This amazing LEGO family home for the Weasleys has been beautifully constructed out of approximately 5000 bricks by the talented team of Martin Latta and Camille Jongy. The Burrow, as its fondly called, is a magical masterpiece of constructed quandaries. This rendition pays excellent homage to the fictional homestead found on the outskirts of Ottery St. Catchpole in Devon, England. It’s the texture work here that really does it for me. The meshing of vertical and horizontal sections throughout gives an unmistakable feeling of the hodge-podge expansion of their family home. Presumably held together by assorted masonry, magic and carpentry, the colour palette used over this impressive build is marvelously apt. The earthy tones and techniques involved in texturing the Burrow are only one side to a plethora of perspectives through you could look at it.
Remember that one annoying thing from the Star Wars prequel movies? No, I don’t mean that. And no, not that either. No, no, not that! I’m thinking about the Pistoeka sabotage droids also known as Buzz Droids. I mean, who would have thunk there could be these bots that can cling to a starship like a parasite and slice the important bits out of it? That is just scary stuff right there! Luckily R2-D2 was a smart little droid with a good solution to a pest control problem. He just zapped them into oblivion! Martin Latta illustrates this point nicely with some stunning photography. The blurred Venator-class Star Destroyers in the distance are an excellent touch.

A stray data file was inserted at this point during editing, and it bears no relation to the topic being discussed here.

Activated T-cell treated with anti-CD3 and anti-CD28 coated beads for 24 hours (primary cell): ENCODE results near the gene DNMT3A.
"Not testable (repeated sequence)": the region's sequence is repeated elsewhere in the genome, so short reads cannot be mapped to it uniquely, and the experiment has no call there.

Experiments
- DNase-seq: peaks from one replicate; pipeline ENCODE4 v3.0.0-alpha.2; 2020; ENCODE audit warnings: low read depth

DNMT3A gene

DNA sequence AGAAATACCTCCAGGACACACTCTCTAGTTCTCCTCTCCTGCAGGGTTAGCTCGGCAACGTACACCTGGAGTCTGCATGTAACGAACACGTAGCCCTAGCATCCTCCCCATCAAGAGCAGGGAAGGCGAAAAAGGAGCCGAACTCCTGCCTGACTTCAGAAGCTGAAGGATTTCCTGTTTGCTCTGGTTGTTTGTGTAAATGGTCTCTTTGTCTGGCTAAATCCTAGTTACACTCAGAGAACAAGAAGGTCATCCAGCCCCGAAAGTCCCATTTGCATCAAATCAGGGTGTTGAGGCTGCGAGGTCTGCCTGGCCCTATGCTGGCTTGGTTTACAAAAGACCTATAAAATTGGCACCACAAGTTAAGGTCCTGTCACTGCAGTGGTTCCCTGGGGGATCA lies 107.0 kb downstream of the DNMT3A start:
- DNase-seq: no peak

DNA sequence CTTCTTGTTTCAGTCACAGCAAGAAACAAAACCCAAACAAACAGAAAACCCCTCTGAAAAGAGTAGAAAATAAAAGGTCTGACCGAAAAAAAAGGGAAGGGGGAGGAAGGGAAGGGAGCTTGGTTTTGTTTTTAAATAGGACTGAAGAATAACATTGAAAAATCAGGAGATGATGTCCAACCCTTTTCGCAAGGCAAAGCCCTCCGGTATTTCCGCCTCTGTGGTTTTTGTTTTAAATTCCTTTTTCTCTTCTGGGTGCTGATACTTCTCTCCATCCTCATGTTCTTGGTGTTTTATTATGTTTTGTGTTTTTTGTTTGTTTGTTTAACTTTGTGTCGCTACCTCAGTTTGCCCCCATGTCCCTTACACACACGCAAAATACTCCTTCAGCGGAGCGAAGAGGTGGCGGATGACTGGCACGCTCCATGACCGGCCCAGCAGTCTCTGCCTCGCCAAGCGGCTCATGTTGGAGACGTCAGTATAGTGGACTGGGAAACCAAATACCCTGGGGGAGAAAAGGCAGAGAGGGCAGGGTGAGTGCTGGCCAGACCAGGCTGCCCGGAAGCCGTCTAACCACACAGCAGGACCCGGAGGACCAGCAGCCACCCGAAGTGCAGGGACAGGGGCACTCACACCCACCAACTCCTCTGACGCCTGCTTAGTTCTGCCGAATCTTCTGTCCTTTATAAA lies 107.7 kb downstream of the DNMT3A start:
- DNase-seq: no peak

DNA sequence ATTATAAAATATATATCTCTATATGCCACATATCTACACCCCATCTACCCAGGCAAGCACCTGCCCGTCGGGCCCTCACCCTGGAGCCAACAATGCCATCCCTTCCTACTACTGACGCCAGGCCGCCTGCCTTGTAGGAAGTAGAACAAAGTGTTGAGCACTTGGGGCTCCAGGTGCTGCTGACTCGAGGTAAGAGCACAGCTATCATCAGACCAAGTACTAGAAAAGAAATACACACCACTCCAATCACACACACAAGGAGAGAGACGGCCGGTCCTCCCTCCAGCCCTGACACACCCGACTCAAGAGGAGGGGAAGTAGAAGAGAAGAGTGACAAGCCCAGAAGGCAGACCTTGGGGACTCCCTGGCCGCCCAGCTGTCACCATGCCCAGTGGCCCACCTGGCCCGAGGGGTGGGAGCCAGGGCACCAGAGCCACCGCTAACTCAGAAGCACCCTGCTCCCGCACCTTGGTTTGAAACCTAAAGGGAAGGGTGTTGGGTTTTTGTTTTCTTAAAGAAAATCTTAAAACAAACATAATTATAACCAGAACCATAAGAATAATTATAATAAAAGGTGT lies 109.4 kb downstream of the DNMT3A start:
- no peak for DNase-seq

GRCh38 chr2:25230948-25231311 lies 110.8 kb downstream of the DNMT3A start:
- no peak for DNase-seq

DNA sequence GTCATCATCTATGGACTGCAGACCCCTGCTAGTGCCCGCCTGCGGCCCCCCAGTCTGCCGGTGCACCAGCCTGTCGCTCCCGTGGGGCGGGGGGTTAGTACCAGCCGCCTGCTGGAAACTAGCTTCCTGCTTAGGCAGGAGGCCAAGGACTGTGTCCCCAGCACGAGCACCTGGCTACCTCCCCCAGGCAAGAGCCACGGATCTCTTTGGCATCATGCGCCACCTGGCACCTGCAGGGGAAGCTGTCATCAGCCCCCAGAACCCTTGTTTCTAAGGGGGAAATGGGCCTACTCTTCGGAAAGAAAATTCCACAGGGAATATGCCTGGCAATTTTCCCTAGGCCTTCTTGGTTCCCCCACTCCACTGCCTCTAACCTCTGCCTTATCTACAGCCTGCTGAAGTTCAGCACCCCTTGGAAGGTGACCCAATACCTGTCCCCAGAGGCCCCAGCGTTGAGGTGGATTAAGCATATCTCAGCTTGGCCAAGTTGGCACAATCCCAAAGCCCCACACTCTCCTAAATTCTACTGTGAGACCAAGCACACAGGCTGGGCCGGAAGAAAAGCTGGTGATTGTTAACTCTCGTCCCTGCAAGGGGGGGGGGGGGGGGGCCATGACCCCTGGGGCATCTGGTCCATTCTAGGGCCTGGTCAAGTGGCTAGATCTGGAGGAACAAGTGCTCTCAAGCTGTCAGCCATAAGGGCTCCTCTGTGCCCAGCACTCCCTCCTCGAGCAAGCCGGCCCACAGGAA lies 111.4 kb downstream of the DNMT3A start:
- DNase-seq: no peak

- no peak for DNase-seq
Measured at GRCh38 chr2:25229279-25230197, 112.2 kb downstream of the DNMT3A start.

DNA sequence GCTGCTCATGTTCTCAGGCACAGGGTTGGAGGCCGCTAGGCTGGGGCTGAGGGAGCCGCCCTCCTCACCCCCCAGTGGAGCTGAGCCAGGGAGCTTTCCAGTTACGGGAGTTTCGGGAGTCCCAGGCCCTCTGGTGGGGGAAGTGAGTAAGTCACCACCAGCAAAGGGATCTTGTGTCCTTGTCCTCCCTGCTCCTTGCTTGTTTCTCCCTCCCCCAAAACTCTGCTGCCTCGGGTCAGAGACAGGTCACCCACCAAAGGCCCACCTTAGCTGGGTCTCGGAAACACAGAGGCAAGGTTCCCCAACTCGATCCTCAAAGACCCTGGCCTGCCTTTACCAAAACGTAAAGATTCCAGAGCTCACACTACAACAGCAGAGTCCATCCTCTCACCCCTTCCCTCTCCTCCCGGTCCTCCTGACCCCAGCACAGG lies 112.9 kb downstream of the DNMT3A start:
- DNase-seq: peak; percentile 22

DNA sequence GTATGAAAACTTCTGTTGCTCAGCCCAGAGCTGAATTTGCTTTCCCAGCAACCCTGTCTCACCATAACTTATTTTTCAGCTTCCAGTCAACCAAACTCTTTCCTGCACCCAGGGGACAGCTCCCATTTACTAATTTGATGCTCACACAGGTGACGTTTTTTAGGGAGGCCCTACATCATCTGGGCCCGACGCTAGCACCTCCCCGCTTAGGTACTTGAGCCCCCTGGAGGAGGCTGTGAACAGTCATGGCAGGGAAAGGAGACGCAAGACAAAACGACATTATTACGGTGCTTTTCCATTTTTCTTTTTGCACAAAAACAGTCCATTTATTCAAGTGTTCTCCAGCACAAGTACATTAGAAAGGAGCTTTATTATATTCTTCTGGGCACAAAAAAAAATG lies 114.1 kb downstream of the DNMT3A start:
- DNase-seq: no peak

Apparently, Martin Latta could not choose between all the amazing things on Earth to build out of LEGO, so he just built all of them, in a really tiny scale. Can you pinpoint the exact brick on which you live? I have found mine!
The build is based on Bram’s Sphere Generator, a free online tool anyone can use to generate instructions for a LEGO sphere of any diameter (Martin’s Earth has a radius of 14 studs). The builder adds a lot of his own flare to the creation with different colours and textures used for different regions of the world – from dark green as vanishing rainforests to white as vanishing glaciers. Stay tuned for our 2075 article when we will feature a new globe made of all tan and grey colours!